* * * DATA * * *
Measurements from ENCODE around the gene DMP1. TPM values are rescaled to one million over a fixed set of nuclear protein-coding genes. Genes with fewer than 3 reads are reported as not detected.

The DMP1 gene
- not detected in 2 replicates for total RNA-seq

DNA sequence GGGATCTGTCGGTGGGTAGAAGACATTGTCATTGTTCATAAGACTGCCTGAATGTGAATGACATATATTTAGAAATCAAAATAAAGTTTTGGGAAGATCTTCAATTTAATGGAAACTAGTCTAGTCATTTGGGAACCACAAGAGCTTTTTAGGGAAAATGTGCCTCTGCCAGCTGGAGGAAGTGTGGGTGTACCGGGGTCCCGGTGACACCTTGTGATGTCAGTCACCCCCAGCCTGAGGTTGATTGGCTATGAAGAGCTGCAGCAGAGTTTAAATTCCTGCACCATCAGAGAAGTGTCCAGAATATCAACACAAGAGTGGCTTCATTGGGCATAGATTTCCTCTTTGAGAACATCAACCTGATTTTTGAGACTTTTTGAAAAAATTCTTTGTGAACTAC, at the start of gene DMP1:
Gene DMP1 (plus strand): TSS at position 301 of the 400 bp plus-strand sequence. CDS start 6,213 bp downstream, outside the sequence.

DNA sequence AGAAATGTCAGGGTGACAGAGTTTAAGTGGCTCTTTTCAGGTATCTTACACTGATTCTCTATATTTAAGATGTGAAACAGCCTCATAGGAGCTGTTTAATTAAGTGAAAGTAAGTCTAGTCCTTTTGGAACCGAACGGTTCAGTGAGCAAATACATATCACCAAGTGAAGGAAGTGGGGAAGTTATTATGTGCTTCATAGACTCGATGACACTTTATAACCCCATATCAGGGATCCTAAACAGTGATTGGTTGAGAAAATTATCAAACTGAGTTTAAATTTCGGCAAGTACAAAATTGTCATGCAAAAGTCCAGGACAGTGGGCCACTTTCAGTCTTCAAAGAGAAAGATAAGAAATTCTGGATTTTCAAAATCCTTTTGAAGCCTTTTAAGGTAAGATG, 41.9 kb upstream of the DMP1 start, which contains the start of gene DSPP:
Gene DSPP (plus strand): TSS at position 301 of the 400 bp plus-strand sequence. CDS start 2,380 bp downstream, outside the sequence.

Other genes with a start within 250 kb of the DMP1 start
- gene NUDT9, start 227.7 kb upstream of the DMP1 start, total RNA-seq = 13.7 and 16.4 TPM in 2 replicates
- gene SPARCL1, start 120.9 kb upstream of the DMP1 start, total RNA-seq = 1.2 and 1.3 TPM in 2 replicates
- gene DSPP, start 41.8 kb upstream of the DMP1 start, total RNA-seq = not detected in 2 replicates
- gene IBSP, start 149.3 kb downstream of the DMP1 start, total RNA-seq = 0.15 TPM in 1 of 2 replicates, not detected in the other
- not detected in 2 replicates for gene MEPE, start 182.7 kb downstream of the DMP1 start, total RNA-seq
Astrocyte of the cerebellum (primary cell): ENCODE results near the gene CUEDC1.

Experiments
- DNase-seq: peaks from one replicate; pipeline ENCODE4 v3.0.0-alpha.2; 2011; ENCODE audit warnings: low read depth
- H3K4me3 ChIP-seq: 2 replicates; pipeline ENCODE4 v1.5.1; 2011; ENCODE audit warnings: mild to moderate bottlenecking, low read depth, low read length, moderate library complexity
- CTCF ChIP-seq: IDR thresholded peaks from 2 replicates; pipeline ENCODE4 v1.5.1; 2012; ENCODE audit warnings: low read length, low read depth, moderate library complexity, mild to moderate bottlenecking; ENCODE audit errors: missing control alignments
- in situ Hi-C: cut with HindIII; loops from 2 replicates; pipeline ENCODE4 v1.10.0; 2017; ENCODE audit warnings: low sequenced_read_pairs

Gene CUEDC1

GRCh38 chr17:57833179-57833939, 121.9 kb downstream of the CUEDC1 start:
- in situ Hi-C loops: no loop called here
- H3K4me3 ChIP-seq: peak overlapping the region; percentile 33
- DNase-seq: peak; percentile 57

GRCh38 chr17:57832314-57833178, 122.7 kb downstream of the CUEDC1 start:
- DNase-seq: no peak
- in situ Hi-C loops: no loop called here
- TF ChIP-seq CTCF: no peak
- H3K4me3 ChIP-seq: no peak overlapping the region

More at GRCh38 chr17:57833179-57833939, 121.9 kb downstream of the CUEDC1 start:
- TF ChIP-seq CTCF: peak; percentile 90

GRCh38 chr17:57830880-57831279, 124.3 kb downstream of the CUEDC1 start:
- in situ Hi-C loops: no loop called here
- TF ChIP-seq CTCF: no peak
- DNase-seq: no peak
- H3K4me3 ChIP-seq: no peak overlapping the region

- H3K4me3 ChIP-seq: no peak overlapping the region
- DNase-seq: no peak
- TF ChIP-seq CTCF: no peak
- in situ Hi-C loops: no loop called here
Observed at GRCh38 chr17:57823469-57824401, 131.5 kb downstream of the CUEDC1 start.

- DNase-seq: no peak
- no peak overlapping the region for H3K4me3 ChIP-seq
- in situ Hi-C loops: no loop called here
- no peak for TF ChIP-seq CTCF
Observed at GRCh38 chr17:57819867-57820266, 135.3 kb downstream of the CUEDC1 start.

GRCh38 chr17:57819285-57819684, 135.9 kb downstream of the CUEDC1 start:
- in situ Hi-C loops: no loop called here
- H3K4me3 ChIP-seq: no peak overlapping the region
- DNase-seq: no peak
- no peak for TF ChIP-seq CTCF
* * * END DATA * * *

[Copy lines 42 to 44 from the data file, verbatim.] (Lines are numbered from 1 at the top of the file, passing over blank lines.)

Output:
- DNase-seq: no peak
- no peak overlapping the region for H3K4me3 ChIP-seq
- in situ Hi-C loops: no loop called here